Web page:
[NetBehaviour] accident of art book

james at jwm-art.net james at jwm-art.net
Thu Nov 23 22:26:53 CET 2006


I had a look at the site a few days ago. The paintings are a lot
different to those I last saw on your blog. The one with the
red/ochre/cyan face, next to the "critically human think I am
therefore" photo, I thought was sticking his fingers up to the viewer,
but eventually saw it's a bloke falling headfirst. That right? Or's it
a umm, thingy like old what'is name, picabia, double image?

The three figures below it are quite entertaining too. It's interesting
what you mention about the local; familiar territory, and thought. Ideas
which might be something to do with what I do with art, or maybe just
what I think I do. But whichever, I'm still not quite yet familier with
them infact to both know exactly what the difference is, and put it into


On 19/11/2006, "Ken Turner" <ken at sqallp.freeserve.co.uk> wrote:

>Hi James
>One of the issues that Virilio deals with is the idea of speed as it
>effects perception.
>I think it also effects/infects subjectivity.
>If you are interested in painting please see the site below.
>On Nov 16, 2006, at 00:47, <james at jwm-art.net> wrote:
>> Has anyone read "The Accident of Art" by Paul Virilio and Sylvère
>> Lotringer? It is an "extended conversation" between them. I generally
>> find it difficult to understand criticism, the terms used, but by the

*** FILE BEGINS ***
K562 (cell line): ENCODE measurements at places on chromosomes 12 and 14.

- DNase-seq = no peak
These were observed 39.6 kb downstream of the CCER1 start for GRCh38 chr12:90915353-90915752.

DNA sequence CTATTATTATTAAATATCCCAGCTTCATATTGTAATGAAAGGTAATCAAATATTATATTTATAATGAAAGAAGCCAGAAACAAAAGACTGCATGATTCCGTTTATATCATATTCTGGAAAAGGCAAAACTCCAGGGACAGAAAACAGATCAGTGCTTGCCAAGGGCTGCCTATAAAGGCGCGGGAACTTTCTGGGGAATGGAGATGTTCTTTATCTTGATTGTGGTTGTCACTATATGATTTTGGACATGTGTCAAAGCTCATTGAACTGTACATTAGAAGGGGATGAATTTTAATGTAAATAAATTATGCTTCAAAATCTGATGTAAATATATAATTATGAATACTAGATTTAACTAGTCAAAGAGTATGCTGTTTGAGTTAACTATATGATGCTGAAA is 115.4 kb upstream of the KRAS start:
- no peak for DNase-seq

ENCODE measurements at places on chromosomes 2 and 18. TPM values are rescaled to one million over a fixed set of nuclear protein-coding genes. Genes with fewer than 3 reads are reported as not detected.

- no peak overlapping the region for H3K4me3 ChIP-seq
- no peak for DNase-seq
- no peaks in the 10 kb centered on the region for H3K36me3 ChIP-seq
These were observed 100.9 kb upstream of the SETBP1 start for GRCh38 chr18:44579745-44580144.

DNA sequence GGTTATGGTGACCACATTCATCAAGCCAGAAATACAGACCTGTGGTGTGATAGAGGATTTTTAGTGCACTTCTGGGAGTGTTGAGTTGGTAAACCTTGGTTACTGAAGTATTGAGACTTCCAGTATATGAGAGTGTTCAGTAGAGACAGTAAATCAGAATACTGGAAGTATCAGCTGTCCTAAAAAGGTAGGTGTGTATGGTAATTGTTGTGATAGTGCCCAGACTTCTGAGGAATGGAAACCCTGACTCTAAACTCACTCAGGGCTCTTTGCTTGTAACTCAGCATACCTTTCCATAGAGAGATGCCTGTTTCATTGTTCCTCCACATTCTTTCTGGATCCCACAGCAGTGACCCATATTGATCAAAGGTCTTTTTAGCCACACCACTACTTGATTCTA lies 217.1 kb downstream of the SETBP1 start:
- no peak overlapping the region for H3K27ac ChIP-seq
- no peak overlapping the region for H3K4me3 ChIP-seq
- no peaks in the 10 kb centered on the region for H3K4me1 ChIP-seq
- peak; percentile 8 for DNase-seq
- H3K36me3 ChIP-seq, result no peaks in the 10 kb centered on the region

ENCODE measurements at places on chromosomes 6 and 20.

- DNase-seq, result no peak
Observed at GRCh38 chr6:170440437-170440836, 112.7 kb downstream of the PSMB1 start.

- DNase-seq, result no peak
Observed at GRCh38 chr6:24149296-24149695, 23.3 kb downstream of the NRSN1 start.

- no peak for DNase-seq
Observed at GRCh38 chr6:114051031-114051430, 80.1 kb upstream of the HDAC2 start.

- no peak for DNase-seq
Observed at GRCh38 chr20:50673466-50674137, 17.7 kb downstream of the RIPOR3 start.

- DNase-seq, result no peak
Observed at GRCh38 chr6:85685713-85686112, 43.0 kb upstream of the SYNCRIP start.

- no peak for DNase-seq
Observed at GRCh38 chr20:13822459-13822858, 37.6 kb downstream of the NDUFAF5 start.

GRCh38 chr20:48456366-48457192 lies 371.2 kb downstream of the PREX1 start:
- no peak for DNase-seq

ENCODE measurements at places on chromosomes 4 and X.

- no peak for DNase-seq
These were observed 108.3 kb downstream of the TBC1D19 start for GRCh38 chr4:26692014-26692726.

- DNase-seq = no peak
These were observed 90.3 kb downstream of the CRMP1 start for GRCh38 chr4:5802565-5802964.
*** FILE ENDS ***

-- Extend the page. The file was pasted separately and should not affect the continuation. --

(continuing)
>> end of the book I think I had a vague idea of what they were talking
>> about.
>> It goes something like this: The accident of art, or in fact it seemed
>> more general, the accident of globalization/capitalism, is the
>> correction of perception by machine. And, that we need to constantly
>> fight against the machine and get inside of it to change it. Anyhow it
>> was interesting but I thought that in particularly the way they talked
>> about the digital and analogue and the internet, Sondhiem (probably
>> others do too but I'm not aware of much) goes into greater depth.
>> But the biggest thing that bugged me was the quick discussion about
>> software. Initially they spoke of architects and how they should write
>> their own software. Then a bit later, they question who are the
>> programmers? They're sure it's not Bill gates. And they lamented the
>> fact that no one goes about writing their own software. Me thinks they
>> need to research that a little more.
>> I probably read it too quickly to understand more.
>> James.
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